Geneva, NY — Five Hobart and William Smith alums, consisting of three doctors and two insurance company officers, have agreed to participate in a lively and timely panel discussion called “The Ethics of Managed Health Care” from 4 until 6 p.m. on Friday, April 23, in the Sanford Room of the Warren Hunting Smith Library on the HWS campus. The event is being held in conjunction with the Colleges annual celebration of Charter Day, which commemorates the founding of Hobart College. The theme of this year’s celebration is “Celebrating the Legacy of Hobart Alumni in the Medical Profession” in tribute of the 150th anniversary of the graduation of Dr. Elizabeth Blackwell from Geneva Medical College, later a part of Hobart College. The public is invited.
The alums will “role play” the panel discussion in order to better facilitate a discussion that debates the quality of health care vs. cost, resources, delays, corporate policy, and medical necessity. Each of the panelists will play a “role” in a fictional scenario about a 35-year-old mother of three who finds a lump in her breast during a self-examination. Other roles include: a primary care physician, a medical oncologist, and chief executive officers of the hospital and the insurance company.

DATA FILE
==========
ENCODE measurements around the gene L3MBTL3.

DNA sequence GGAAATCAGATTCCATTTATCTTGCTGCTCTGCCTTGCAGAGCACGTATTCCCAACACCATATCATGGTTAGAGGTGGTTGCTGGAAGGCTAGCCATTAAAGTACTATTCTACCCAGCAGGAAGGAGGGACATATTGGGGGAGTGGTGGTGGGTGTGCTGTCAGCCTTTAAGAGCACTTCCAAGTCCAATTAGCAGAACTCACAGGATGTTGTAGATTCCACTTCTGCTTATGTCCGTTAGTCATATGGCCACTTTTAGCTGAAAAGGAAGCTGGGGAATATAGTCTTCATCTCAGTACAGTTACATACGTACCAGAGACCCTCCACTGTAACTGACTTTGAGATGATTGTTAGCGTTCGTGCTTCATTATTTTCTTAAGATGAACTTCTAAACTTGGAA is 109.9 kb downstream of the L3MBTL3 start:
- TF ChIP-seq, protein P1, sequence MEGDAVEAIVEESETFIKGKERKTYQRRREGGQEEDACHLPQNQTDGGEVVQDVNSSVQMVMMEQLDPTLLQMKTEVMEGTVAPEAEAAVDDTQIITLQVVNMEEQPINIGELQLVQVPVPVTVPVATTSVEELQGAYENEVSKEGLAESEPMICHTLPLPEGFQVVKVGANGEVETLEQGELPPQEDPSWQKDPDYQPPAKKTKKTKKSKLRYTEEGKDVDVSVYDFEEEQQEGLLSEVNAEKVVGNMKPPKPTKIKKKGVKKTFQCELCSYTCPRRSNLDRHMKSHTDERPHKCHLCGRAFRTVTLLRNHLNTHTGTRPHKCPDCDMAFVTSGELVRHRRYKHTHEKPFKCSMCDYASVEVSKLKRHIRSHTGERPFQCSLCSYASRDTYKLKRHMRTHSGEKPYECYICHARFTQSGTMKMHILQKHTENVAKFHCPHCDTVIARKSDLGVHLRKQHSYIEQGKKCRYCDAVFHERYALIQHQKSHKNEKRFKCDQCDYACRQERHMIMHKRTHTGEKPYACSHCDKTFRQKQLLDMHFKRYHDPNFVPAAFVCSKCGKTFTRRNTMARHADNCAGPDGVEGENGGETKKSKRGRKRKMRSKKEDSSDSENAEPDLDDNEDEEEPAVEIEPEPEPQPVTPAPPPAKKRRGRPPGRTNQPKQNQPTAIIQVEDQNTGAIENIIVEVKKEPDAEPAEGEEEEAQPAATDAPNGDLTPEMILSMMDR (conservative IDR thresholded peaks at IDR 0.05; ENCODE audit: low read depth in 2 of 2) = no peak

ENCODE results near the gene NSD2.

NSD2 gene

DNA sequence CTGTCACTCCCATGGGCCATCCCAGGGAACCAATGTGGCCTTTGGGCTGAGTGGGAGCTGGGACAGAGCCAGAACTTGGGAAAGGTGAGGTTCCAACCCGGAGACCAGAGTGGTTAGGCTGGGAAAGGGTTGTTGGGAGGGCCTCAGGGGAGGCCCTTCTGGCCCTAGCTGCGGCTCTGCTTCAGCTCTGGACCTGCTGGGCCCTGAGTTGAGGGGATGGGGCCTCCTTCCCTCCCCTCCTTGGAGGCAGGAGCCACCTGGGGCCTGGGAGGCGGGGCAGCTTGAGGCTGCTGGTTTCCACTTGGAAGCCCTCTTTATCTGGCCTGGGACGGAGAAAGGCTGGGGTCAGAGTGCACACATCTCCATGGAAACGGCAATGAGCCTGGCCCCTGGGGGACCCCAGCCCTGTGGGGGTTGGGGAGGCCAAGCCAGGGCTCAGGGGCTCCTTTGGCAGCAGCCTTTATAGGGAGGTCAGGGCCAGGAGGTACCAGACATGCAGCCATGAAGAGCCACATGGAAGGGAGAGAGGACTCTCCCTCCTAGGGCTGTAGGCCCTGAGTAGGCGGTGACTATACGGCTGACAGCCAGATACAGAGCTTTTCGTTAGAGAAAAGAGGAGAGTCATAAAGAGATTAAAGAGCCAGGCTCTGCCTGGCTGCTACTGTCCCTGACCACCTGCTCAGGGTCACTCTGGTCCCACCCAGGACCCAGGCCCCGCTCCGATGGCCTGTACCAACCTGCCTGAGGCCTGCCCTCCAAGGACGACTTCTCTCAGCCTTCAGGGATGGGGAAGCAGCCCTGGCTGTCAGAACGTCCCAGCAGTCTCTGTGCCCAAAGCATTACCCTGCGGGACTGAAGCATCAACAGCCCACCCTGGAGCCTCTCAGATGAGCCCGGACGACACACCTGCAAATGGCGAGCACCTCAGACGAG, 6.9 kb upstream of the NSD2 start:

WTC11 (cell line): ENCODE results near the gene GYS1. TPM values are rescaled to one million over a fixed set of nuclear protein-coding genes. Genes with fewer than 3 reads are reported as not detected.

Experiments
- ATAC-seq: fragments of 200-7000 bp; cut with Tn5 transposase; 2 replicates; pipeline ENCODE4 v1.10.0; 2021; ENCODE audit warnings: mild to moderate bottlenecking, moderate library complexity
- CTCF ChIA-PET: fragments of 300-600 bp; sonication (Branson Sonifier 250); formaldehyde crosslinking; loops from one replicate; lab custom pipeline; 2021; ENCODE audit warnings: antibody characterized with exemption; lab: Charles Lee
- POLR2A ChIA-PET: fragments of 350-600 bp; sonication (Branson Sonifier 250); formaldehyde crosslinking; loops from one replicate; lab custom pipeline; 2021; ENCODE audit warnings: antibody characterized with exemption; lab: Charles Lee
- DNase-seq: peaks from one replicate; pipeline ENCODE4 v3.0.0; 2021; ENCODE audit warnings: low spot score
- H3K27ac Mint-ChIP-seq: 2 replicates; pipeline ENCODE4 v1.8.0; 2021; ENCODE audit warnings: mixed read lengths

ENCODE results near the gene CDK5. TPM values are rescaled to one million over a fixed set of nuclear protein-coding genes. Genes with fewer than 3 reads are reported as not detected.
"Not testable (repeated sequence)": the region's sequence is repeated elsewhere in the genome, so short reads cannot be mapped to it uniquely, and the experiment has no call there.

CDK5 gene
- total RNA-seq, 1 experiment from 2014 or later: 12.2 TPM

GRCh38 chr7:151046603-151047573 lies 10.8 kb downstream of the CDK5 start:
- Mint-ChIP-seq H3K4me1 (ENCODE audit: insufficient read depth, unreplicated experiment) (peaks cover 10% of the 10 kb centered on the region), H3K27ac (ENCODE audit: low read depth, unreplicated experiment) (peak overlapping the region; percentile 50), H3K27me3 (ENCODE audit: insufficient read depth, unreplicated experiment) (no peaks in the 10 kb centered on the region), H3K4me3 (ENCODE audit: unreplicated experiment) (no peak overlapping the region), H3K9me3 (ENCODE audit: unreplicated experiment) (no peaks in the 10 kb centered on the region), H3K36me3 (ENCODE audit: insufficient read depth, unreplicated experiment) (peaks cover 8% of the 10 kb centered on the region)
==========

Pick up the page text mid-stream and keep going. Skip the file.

Participating alums include Dr. Richard Wasserman ’70, a pediatric immunologist at Pediatric A/I Associates in Dallas, Texas; James Albright ’66, president and chief executive officer of Rex Healthcare in Raleigh, North Carolina; Christy Bell ’71, senior vice president with Blue Cross/Blue Shield in Newark, New Jersey; Dr. Kenneth Spitzer ’55, an ophthalmologist with Eye Consultants of Syracuse in Syracuse, New York; and Dr. Laura Hamilton ’78, a physician working with Oswego Hospital and Parish Family Health Center in Parish, New York. Scott Brophy ’78, associate professor of philosophy at Hobart and William Smith Colleges, is the ethicist who will provide comments and ethical perspective of the issues discussed.
Charter Day commemorates the founding of Hobart College on April 10, 1822 when the Regents granted a provisional charter for the establishment of Geneva Medical College. Blackwell was the first woman in America to receive the Doctor of Medicine degree in 1849.
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